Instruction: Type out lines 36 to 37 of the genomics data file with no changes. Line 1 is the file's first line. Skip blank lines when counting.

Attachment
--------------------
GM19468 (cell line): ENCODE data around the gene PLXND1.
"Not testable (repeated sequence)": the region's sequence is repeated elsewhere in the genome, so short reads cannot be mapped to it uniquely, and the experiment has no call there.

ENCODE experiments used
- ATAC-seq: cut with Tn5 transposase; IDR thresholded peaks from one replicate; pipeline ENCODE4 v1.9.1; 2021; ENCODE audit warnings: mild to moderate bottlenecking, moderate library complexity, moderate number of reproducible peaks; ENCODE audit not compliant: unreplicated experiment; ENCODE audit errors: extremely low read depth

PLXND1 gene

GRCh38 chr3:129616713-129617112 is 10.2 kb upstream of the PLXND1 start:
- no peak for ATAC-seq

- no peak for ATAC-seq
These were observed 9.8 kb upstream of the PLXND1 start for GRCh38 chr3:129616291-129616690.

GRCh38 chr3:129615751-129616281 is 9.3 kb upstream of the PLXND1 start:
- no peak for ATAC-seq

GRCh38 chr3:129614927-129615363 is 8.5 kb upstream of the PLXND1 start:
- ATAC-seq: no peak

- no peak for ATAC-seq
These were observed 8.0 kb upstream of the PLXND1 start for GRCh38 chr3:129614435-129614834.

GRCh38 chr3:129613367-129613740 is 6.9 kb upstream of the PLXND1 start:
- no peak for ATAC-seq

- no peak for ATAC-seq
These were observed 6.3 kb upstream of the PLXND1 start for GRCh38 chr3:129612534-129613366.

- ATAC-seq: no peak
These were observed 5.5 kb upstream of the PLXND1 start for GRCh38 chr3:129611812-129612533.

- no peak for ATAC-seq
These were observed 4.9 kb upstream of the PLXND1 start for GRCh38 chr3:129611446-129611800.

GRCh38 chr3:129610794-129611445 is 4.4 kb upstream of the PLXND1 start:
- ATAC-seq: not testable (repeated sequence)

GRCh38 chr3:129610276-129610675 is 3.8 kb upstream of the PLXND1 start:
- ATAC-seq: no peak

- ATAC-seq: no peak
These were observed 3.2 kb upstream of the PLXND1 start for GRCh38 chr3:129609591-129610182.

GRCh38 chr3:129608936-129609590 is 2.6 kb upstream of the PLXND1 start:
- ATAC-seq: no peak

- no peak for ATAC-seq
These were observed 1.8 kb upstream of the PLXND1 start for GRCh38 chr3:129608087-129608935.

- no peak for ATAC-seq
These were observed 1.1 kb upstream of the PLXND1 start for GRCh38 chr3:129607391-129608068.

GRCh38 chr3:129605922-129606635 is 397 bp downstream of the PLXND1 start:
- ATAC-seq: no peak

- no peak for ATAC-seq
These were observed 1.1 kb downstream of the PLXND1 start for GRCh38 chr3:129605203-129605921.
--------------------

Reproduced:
GRCh38 chr3:129605922-129606635 is 397 bp downstream of the PLXND1 start:
- ATAC-seq: no peak